DOE V. WATERLOO MIN. CO.
garded in assessing the damages. I have found much trouble in making a just as.<;essment of the damages. But under the proof I have concluded that $1,571'.95 would be fair and reasotlable."
The record does not show that any request was made to the trial judge to be more specific in his findings. To the extent which he went in the case, we think he has complied with th., seventh section of the statute of 1887, in relation to findings of the court. As we regard his finding, it was one for "a pile driver, its tackle, apparel, and furniture," as one certain thing. As it is ad· mitted that all the evidence is not brought up in the record, we cannot say that the judge erred in not being more specific. The fifth assignment of error is that the court erred in failing to find that, as the plaintiff was in charge of his own pile driver when it was lost, the defendants are not liable in damages for the loss of the pile driver and its equipments. We do not find in the record any evidence to show that the plaintiff was in charge of his own pile driver when it was lost; in fact, the contrary appears. The motion to dismiss the appeal herein is denied, and the judge ment appealed from is affirmed.
DOE v. WATERLOO MIN. CO.
(Circuit Court, S. D. California. March 22, 1894.)
FEDERAL COURTS-MISTAKE IN DECREES-CORRECTION AFTER TERM.
Mistake of counsel, whereby a decree is entered which does not conform to the opinion of .the. circuit court, cannot be corrected by that court after the lapse of the term.
Bill by John S. Doe against the Waterloo Mining Company. On motion to amend the decree. Daniel Titus, for complainant. A. H. Ricketts, for defendant. ROSS, District Judge. By mistake of counsel, the decree en· tered in this case did not, in some important respects, conform to the opinion and decision of the court theretofore rendered and entered of record; but the fact was not brought to the attention of the court until long after the lapse of the term at which the decree was entered, when a motion was made on behalf of the defendant in the suit to so amend the decree as to make it conform to the decision of the court. The moving party, I think, will have to look for the correction sought to the appellate court, where the case is now pending; for it is the established law that in the federal courts the power does not exist, after the lapse of the term at which a judgment or decree is entered, to so change or modify it as to substantially vary or a,ffect it in any material thing. Bronson v. Schulten, 104 U. S. 410; Sibbald v. U. S., 12 Pet. 491. Momon denied.
:ALBRIGHT etal. 'T. OYSTER et &1· (Circuit Court of Appeals, Eighth Circuit. March 2, 1894.)
ApPEA';""'RIGHT TO ApPEAL--'ESTOl'PEL.
who, pursuant tQ the provisipns of .ll decree, demand and receive a COPV:eyance of lands from a are thereby estopped from appealing from the decree; ,for they cannot accept Its benefits, and at the same time have a review In respect to its'burdens.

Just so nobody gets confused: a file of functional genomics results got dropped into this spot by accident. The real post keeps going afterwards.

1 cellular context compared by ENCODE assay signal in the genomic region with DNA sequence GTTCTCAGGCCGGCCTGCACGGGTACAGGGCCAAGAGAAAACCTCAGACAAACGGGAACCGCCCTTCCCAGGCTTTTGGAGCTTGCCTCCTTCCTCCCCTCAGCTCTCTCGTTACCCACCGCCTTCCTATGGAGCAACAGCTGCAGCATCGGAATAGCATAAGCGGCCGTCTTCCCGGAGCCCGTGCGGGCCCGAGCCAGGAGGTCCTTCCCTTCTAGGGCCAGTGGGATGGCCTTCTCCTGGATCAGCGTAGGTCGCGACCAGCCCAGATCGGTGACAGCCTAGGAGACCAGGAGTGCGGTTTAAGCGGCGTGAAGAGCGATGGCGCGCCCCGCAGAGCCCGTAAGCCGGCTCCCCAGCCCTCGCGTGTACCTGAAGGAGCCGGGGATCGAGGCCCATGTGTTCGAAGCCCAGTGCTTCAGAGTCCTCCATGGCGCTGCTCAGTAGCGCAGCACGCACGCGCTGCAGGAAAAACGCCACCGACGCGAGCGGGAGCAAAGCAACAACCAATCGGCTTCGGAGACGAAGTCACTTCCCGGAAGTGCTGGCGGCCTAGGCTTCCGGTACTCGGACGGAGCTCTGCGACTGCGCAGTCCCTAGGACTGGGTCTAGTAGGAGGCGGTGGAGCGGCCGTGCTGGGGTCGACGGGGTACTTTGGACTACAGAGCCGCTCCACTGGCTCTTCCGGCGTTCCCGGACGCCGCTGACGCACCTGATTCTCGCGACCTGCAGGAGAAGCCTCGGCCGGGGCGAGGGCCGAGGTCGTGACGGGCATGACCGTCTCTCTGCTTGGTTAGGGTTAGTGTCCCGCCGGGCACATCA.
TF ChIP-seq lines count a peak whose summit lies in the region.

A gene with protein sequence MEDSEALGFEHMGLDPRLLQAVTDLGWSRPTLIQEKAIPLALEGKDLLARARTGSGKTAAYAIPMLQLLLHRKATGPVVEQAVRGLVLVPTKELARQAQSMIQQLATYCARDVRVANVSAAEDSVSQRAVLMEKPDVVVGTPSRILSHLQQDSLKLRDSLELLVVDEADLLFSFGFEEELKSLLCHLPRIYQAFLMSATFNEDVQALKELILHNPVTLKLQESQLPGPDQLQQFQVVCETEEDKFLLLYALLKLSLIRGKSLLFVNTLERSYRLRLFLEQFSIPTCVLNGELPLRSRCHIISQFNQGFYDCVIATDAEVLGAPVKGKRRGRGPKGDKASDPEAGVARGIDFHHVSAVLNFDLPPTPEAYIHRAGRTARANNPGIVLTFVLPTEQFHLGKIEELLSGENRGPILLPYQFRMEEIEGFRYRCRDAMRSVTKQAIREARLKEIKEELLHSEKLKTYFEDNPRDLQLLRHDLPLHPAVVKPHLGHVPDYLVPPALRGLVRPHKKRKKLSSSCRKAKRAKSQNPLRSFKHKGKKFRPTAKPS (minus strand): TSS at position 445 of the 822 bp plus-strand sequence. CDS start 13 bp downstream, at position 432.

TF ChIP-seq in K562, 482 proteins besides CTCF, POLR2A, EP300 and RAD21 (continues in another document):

Appeal tromthe Circuit Court()f the United States for the Eastern District of Missouri. EdwllJ,'d:P. Johnson,'for appellants. DavidP.Dyer and F.' S. appellees. Judges. Before 9ALDWELL and PER OURIAM. Thi;$ is an applicatiollfor a rehearing of a motion to dismiss the appeal in this case. That motion was granted early in this term. The decree from which this appeal was taken, which was rendered April 15, 1893, provided, among other things, that one Lloyd D. Mitchell, a trustee, that had been appointed in the place of George Oyster, deceased; should, convey to the appellants a large quantity of lands, the title to which was originally in volved in this 'suit. May 22, 1893, on the demand of the appellants, this trustee conveyed these lands to them, pursuant to the decree, and the appellants accepted the deed, and afterwards placed it on record. The next day after they" obtained this deed undet the decree, they appealfrom th,at decree, to this court. No rule is better took settled than that a litigant who accepts the benefits or any substantial part of the benefits of a judgment or decree is thereby estopped from reVieWing and escaping from its burdens. He cannot avaH himself of its advantages, and then question its disadvantages in a higher court. It is said that the right of the appellants to the conveyance of the lands they obtained was no longer in controversy, but that the title to them had been finally decreed to the appellants. But this does not relieve the appellants from the estoppel. It was by the direction of this decree from which they now appeal that the deed to these lands was made by the trustee and received by them. They Could not take the title to these lands from the trustee by virtue of the. decree, even if that title was no longer in dispute, and then appeal from the decree, and contest the provisions of it that were onerous to them. We are of the opinion that the acceptance of this deed under the decree estopped the appellants from exercising any right of appeal they otherwise might have exercised. It was the receipt of a substantial benefit that they could not have obtained without the decree, and they ought not to be permitted to review the provisions of it with which they are not satisfied, after taking the benefit of those they approve. The motion for a rehearis denied.